Journeying through 10th Century Wales

Welsh Kingdoms, with roots dating back to Celtic migrations around 500 BCE, boasted a unique cultural identity. However, their heritage was an amalgamation of Celtic, indigenous Briton, Roman, and other influences—a complex mosaic of history. Each Welsh polity had its own captivating story, leaving an indelible mark on the history of the British Isles.

Powys, once a mighty realm, was governed by Merfyn, a descendant of Rhodri the Great. Following his death in 904, Powys temporarily lost its independence but would later rise again under Bleddyn's leadership.

Seisyllwg, or Ceredigion, had been under Gwynedd's rule since 872, but it reclaimed independence through Hywel the Good, merging with Dyfed to create Deheubarth.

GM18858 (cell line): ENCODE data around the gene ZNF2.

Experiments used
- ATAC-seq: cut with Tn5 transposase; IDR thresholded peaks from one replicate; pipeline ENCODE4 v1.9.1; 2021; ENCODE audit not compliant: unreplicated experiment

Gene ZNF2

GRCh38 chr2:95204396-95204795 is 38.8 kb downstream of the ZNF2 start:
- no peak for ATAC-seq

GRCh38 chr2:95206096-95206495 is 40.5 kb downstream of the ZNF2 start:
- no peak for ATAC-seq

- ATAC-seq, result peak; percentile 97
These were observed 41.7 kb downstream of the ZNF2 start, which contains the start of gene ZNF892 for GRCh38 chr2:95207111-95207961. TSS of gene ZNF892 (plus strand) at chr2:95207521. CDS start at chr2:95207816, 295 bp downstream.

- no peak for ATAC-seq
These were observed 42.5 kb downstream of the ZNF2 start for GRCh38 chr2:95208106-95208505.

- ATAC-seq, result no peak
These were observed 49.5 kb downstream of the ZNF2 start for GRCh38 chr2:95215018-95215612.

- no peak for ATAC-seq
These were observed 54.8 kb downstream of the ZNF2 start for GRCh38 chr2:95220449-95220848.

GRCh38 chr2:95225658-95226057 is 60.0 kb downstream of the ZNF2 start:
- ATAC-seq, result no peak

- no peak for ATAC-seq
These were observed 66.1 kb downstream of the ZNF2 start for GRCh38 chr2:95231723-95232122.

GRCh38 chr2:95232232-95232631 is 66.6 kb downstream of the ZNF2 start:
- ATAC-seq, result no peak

Dyfed, once a powerful kingdom, experienced setbacks and eventual conquest by Ceredigion. The kingdom's possible Irish origins added to its mystique, with its decline culminating in the early 10th century.

Brycheiniog, teetering on the brink of extinction, fell under King Hywel the Good's rule by 900.

Gwent and Glywysing, known collectively as Morgannwg, remained independent in 900. Their lineage traced back to Tewdrig, but Norman invasions in the 1070s ultimately led to their conquest around 1093.

At the heart of this mosaic stood Gwynedd, the most powerful Welsh kingdom in 900. Its lineage traced back to Cunedda, a legendary figure who expelled the Irish. Ruled by Anarawd, Cadell, and Merfyn, Gwynedd experienced fluctuations in independence, bearing witness to the evolving title of 'Prince of Wales.

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